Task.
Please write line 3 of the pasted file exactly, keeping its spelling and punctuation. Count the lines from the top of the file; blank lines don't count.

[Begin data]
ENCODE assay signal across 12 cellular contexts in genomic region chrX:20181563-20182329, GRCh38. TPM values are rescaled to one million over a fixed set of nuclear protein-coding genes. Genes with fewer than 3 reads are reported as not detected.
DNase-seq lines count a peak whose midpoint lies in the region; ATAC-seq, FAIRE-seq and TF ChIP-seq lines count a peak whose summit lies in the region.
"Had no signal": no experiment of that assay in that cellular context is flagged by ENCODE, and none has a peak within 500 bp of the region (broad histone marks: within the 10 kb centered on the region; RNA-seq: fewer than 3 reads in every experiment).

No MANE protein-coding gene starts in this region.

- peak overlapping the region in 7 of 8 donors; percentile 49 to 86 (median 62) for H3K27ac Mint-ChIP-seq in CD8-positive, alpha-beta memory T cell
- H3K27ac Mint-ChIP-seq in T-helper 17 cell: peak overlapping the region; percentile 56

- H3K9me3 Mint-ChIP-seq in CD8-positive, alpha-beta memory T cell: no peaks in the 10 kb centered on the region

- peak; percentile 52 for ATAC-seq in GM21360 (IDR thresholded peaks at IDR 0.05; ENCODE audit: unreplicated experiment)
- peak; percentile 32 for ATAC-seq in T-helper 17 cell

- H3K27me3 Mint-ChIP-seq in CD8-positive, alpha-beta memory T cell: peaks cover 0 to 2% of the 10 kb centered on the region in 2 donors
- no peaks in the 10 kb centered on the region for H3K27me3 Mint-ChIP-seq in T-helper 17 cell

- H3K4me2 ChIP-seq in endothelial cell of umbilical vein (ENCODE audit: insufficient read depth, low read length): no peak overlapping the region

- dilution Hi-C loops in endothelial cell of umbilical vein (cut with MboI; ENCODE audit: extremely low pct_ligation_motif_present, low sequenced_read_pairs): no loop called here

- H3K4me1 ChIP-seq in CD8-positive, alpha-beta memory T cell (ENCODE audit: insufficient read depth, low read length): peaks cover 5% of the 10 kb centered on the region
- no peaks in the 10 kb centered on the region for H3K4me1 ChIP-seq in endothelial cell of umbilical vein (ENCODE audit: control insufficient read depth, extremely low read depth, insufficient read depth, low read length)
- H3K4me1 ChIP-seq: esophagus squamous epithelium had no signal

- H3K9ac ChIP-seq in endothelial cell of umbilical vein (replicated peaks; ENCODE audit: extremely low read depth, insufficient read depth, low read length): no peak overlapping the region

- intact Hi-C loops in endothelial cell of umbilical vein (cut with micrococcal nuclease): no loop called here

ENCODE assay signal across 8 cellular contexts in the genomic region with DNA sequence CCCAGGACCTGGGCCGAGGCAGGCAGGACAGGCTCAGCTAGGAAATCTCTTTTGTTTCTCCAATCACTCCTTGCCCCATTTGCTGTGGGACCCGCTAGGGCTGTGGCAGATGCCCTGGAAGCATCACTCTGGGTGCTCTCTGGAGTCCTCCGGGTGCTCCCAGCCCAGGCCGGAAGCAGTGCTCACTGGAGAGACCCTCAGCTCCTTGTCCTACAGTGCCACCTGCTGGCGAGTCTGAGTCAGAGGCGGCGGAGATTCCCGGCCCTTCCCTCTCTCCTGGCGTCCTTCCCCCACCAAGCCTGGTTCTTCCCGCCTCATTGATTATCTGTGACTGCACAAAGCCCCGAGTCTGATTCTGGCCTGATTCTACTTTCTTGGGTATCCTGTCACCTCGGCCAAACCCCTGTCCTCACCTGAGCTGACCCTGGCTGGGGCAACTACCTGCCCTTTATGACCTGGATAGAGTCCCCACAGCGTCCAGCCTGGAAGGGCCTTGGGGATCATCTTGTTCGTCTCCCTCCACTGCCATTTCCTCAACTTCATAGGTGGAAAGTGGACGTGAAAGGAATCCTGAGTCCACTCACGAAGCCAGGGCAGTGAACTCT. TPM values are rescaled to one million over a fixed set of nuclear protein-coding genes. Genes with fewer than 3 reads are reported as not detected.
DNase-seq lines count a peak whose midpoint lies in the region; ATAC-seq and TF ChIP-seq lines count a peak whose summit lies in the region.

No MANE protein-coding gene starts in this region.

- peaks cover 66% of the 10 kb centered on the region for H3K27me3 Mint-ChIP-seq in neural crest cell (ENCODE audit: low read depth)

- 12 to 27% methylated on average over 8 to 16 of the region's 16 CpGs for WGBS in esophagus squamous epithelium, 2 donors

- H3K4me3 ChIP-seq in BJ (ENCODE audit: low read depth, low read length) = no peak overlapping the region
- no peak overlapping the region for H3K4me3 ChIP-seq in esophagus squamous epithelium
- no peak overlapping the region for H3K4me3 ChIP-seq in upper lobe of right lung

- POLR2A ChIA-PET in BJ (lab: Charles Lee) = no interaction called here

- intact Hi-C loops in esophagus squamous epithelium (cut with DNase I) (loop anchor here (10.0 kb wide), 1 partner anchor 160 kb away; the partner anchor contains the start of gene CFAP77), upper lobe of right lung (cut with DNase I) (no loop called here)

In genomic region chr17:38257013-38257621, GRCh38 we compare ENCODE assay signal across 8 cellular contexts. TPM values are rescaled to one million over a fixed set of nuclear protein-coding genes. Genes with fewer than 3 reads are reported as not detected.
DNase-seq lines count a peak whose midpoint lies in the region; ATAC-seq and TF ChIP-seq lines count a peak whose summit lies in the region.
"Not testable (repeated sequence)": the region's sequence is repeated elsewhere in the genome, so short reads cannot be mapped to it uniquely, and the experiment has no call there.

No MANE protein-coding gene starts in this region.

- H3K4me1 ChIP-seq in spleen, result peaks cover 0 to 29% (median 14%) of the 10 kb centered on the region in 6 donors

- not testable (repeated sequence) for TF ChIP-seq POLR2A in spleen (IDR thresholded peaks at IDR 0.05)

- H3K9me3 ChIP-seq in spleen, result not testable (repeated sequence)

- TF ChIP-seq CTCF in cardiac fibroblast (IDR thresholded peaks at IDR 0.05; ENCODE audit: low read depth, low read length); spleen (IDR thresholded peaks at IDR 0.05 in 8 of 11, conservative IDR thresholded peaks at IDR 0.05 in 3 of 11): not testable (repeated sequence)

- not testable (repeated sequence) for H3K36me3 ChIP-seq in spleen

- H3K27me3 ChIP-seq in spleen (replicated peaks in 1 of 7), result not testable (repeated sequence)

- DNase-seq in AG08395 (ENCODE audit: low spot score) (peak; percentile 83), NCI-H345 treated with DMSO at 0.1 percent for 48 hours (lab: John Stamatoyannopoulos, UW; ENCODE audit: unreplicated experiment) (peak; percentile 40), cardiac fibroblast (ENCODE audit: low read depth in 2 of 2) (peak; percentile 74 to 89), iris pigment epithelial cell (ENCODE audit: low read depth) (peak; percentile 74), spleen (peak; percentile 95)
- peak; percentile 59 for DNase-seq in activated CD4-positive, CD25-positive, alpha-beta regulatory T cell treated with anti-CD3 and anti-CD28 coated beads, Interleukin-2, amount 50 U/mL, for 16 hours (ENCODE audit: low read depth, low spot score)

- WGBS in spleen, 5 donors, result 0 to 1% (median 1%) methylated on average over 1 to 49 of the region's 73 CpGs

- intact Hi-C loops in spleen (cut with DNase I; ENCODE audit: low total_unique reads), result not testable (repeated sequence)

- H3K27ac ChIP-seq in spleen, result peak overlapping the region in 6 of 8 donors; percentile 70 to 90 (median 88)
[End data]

"Had no signal": no experiment of that assay in that cellular context is flagged by ENCODE, and none has a peak within 500 bp of the region (broad histone marks: within the 10 kb centered on the region; RNA-seq: fewer than 3 reads in every experiment).